Of course as humans we cannot expect to interact and communicate well all of the time but if these four horsemen are our go-to style and are present more often than not, our relationship will struggle to survive. When interacting with our partner, it is worth reflecting – will what I am going to do or say bring us closer together or move us apart?

T is for Triggers: Well all of that sounds so simple doesn’t it? I will just stop doing those things, I will stop avoiding or being on autopilot, I will stop rolling my eyes and being critical, unfortunately this information alone is not enough to get us through the NCT. We must know our own triggers. We must consider what it is that keeps pulling us back into being defensive or critical. In knowing our triggers, we can move away from being that ‘reactive partner’. Let’s take, for example, the husband who is frustrated that his wife is nagging…everyday; or the wife who is angry and upset that her husband has forgotten to take out the bins…again and an argument ensues. It is not easy to interact in a positive way when such intense emotions are evoked. If we look deeper we might realise that as a result of nagging, the wife is giving a message that ‘you’re not up to standard’ or as a result of always forgetting to put out the bins, the husband is giving a message that ‘you’re in this alone’. It is not the nagging or the act of forgetting the bins, it is the message behind this, this is what triggers our emotional response and communication style. It is not about the bins, it is never about the bins!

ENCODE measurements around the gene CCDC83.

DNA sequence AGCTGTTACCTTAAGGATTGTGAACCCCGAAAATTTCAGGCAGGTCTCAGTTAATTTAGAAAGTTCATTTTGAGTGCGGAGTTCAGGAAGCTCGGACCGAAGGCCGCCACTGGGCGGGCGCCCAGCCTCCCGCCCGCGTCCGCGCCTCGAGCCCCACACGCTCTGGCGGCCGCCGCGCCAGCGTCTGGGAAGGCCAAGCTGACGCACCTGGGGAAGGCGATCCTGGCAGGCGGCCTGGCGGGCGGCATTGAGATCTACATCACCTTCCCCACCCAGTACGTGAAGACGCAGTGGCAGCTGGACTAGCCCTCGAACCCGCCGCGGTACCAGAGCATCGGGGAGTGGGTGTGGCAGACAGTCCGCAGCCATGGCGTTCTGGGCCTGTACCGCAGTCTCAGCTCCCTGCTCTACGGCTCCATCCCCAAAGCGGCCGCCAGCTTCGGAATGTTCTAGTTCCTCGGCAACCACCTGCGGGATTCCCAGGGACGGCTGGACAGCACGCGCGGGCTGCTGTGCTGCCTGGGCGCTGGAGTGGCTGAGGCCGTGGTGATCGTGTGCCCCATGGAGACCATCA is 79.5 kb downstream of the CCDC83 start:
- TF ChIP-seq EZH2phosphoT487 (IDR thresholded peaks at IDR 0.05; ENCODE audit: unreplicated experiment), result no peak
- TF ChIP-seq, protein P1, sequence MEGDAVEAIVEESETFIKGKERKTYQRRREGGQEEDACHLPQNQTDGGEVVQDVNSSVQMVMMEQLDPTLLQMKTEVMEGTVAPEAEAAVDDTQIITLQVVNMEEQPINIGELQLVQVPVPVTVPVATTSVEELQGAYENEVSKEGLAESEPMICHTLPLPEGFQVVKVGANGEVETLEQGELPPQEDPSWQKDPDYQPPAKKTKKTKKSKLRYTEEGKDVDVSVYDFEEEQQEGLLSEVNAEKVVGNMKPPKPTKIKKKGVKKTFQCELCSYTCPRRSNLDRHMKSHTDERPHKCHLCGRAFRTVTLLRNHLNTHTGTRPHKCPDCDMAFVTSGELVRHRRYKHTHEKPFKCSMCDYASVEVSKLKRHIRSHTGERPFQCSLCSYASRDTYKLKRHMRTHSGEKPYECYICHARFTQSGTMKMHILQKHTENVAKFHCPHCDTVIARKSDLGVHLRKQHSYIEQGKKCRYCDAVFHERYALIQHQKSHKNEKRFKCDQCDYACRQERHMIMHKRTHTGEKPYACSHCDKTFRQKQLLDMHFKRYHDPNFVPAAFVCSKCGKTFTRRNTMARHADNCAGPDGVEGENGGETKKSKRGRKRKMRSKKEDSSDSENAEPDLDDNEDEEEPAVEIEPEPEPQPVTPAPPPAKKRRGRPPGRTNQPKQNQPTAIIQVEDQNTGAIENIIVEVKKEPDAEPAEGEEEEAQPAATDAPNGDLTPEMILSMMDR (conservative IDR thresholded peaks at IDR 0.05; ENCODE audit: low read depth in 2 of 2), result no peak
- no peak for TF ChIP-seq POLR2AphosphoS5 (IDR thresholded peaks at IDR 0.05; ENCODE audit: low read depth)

As we work on these three components of the relationship NCT, it is the fuel of love and friendship that will allow the relationship to keep running. Gottman & Silver (1999, p44) describe friendship as “being at the heart of every marriage” and Harris (2009, p37) presents an acronym that sums up what love is all about:

Letting go

Opening up

Valuing

Engaging



Love is…..whatever you make of it.

Jade Mullen (April 2015)
PCI College Lecturer

Jade will facilitate a one-day workshop, Repairing Relationships on Saturday 2nd May in Kilkenny. To find out more and book your place now, click on our website here.


References
Fisher, H. (2006). The drive to love: The neural mechanism of mate selection. In R.J Sternberg & K. Weis. (Eds). The new psychology of love. (pp. 87-115). NY: Yale University Press.
Gottman, J., & Silver, N. (1999). The seven principles for making marriage work. UK: Weidenfeld & Nicolson.
Harris, R. (2009). Act with love. CA: New Harbinger Publications, Inc.

What our Students Say

This was the best workshop I have attended, keep up the good work.
Life Writing Workshop attendee

What our Students Say

"Powerful teaching methods that gave a lot of food for thought which challenged and expanded my self awareness"
Certificate Student 2013, Dublin West
Web Design by Active Online © Copyright 2012 PCI College
PCI College, Corrig House, Old Naas Road, Clondalkin, Dublin 22, Ireland
Tel: +353 (0)1 464 2268 info@pcicollege.ie
Privacy statement |Terms & Conditions |websites for education |